An example of different combinations of the relative orientation of the optical axes of regions lying above one another in the retarder layers 12 and 14, with which a different colour can be obtained for each combination, is shown in the diagram of FIG. 3.
|Cited Patent||Filing date||Publication date||Applicant||Title|
|US5691790 *||Aug 4, 1995||Nov 25, 1997||Raychem Corporation||Colored liquid crystal display having a reflector which reflects different wavelengths of light for different incident angles|
|US5694229||May 25, 1993||Dec 2, 1997||De La Rue Holographics Limited||Holographic security device|
|US5721630||Mar 12, 1996||Feb 24, 1998||Polaroid Corporation||High-efficiency reflective holographic diffuser and method for making thereof|
|US5903330 *||Oct 15, 1996||May 11, 1999||Rolic Ag||Optical component with plural orientation layers on the same substrate wherein the surfaces of the orientation layers have different patterns and direction|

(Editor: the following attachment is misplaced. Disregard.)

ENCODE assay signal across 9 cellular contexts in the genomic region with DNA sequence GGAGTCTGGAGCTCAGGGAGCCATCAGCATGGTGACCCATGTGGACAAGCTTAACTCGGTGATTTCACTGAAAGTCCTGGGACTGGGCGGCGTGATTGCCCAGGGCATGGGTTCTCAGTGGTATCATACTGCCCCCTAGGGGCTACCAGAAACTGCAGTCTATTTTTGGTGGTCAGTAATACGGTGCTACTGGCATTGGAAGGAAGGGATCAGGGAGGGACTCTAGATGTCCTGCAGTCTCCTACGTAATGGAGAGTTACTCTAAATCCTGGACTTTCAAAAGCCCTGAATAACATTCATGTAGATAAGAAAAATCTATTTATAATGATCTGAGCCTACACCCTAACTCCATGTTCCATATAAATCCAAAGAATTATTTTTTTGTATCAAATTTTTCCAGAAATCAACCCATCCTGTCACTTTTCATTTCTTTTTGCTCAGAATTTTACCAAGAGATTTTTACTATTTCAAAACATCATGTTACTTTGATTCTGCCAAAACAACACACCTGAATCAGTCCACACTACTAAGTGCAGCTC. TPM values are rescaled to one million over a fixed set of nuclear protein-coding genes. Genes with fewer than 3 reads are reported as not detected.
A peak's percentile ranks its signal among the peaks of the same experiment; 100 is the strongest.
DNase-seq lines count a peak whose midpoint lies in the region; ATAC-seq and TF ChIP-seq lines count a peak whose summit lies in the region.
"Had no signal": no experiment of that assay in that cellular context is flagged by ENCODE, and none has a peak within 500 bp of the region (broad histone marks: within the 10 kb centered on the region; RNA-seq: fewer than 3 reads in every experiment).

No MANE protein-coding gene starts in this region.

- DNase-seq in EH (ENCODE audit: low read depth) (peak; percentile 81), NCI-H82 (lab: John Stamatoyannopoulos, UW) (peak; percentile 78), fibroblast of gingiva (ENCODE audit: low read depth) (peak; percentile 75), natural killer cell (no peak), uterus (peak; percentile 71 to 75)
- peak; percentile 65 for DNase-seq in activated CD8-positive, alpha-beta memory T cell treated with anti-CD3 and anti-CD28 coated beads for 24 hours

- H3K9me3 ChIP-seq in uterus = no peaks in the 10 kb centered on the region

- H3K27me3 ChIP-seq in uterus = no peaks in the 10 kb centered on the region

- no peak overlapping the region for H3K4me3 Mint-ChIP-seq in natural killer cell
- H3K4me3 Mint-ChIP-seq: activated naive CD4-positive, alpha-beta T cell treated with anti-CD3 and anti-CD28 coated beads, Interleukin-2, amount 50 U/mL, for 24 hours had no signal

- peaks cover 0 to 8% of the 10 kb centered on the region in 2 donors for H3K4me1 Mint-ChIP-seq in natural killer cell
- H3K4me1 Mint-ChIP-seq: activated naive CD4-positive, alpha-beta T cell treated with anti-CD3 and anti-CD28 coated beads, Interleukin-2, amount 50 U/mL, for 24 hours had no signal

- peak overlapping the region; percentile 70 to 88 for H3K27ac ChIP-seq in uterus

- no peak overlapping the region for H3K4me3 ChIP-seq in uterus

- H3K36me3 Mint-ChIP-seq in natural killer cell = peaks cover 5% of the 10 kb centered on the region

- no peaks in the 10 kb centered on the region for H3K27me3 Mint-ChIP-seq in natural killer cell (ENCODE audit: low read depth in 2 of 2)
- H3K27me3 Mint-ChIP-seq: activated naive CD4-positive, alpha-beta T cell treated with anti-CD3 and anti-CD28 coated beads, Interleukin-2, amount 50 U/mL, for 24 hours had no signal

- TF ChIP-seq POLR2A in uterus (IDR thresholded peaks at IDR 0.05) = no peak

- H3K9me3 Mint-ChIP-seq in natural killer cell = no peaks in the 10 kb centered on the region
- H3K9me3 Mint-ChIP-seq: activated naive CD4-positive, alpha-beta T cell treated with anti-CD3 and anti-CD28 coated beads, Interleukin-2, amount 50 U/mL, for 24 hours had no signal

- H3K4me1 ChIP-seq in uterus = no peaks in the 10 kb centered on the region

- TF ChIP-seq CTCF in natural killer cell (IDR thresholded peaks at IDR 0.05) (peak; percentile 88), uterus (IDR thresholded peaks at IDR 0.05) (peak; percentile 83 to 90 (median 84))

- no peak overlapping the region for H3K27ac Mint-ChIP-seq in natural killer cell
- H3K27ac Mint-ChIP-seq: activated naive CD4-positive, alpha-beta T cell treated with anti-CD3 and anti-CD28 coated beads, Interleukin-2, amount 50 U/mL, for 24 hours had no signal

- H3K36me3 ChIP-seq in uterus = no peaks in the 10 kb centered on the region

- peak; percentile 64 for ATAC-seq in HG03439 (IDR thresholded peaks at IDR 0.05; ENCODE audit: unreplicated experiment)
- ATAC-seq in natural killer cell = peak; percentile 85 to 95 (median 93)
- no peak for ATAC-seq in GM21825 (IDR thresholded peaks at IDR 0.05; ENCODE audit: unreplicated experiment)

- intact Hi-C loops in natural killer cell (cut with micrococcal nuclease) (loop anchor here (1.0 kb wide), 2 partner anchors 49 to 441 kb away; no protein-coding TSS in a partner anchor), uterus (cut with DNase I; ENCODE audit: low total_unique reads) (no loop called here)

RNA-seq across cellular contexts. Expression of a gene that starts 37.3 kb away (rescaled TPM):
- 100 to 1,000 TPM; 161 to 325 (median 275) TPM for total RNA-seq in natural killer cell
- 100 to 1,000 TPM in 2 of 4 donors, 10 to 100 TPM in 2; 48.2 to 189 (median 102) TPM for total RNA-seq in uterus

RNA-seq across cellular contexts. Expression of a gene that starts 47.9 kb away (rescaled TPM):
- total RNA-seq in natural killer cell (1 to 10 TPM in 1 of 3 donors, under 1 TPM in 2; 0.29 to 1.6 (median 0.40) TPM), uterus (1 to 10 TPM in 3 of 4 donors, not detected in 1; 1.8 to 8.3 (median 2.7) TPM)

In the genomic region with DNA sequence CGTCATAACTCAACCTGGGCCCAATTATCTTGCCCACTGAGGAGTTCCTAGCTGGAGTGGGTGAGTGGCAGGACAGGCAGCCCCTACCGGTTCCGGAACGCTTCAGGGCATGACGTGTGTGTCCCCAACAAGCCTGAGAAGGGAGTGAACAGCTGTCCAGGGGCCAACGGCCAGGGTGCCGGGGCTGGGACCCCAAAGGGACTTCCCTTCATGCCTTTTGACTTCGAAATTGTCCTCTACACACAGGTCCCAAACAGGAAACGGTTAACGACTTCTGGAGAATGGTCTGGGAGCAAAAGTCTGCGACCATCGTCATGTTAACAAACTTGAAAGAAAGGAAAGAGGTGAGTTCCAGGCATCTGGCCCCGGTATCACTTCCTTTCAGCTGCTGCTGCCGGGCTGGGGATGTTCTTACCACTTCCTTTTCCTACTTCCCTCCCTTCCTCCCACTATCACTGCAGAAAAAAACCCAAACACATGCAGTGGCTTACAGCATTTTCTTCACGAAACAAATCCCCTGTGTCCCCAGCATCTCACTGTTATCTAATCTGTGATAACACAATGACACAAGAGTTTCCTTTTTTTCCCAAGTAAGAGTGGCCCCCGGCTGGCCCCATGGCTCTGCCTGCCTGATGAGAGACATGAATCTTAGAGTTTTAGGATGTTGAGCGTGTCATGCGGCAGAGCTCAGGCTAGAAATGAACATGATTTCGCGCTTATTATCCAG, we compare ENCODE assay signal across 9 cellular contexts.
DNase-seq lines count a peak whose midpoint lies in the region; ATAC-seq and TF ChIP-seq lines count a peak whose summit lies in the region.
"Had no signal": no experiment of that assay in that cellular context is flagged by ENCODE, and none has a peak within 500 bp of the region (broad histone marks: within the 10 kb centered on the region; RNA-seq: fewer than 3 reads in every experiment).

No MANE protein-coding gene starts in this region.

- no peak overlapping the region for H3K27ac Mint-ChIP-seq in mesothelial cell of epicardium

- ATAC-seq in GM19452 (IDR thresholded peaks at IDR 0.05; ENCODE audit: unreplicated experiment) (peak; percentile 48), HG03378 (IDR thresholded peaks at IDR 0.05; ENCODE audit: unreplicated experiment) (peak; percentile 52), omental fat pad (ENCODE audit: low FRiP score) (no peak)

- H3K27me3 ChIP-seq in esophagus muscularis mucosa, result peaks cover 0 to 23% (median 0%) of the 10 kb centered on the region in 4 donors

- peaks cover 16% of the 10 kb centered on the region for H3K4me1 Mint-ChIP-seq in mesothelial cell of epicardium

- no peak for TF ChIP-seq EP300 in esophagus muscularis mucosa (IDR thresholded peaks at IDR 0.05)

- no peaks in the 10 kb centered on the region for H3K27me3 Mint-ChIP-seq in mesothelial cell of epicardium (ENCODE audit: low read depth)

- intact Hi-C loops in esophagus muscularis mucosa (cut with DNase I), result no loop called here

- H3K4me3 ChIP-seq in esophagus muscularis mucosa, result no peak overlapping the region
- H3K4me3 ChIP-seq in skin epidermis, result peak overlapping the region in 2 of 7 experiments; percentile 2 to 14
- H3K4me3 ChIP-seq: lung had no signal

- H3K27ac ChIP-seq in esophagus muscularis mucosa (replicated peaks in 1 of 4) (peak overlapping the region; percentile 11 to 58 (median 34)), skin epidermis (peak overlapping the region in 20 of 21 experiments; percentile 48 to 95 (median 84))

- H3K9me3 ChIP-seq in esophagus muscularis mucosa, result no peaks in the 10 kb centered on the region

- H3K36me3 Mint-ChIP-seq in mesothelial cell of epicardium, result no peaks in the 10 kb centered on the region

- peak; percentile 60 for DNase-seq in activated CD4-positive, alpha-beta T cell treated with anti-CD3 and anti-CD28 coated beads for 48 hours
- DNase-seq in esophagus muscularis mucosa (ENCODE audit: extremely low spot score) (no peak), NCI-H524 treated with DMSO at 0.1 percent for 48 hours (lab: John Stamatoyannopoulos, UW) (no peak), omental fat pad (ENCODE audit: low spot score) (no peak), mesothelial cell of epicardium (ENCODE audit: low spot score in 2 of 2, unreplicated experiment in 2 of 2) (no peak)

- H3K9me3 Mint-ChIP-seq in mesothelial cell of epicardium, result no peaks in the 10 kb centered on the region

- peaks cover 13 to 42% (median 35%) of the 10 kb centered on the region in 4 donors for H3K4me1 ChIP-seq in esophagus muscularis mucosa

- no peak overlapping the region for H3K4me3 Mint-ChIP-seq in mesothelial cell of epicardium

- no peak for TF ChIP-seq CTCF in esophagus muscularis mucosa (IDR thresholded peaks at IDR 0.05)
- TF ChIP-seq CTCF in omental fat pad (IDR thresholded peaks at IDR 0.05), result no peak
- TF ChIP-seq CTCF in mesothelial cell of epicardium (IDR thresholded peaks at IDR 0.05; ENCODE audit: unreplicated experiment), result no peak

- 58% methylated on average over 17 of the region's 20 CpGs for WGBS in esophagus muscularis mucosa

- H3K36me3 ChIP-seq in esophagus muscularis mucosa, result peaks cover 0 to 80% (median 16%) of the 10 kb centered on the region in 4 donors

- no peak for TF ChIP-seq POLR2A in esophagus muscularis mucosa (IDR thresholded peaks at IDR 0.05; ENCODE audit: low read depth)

|US6144428 *||Sep 26, 1996||Nov 7, 2000||Rolic Ag||Optical component|
|US6160597 *||Sep 26, 1996||Dec 12, 2000||Rolic Ag||Optical component and method of manufacture|
|EP0689065A1||Jun 8, 1995||Dec 27, 1995||F. Hoffmann-La Roche AG||Optical component|
|EP0689084A1||Jun 8, 1995||Dec 27, 1995||F. Hoffmann-La Roche AG||Optical component|
|EP0772069A1||Oct 23, 1996||May 7, 1997||Rolic AG||Optical device|
|WO1995012826A1||Oct 19, 1994||May 11, 1995||Motorola Inc.||Liquid crystal display device comprising reflective holographic optical element|
|Citing Patent||Filing date||Publication date||Applicant||Title|
|US6760084 *||Jan 18, 2001||Jul 6, 2004||Hewlett-Packard Development Company, L.P.||Backlit label with enhanced “off”state appearance|
|US6806930 *||Jan 25, 2001||Oct 19, 2004||Rolic Ag||Optical security device|
|US6900866||Nov 13, 2003||May 31, 2005||Eastman Kodak Company||Modulation optical system with compensator|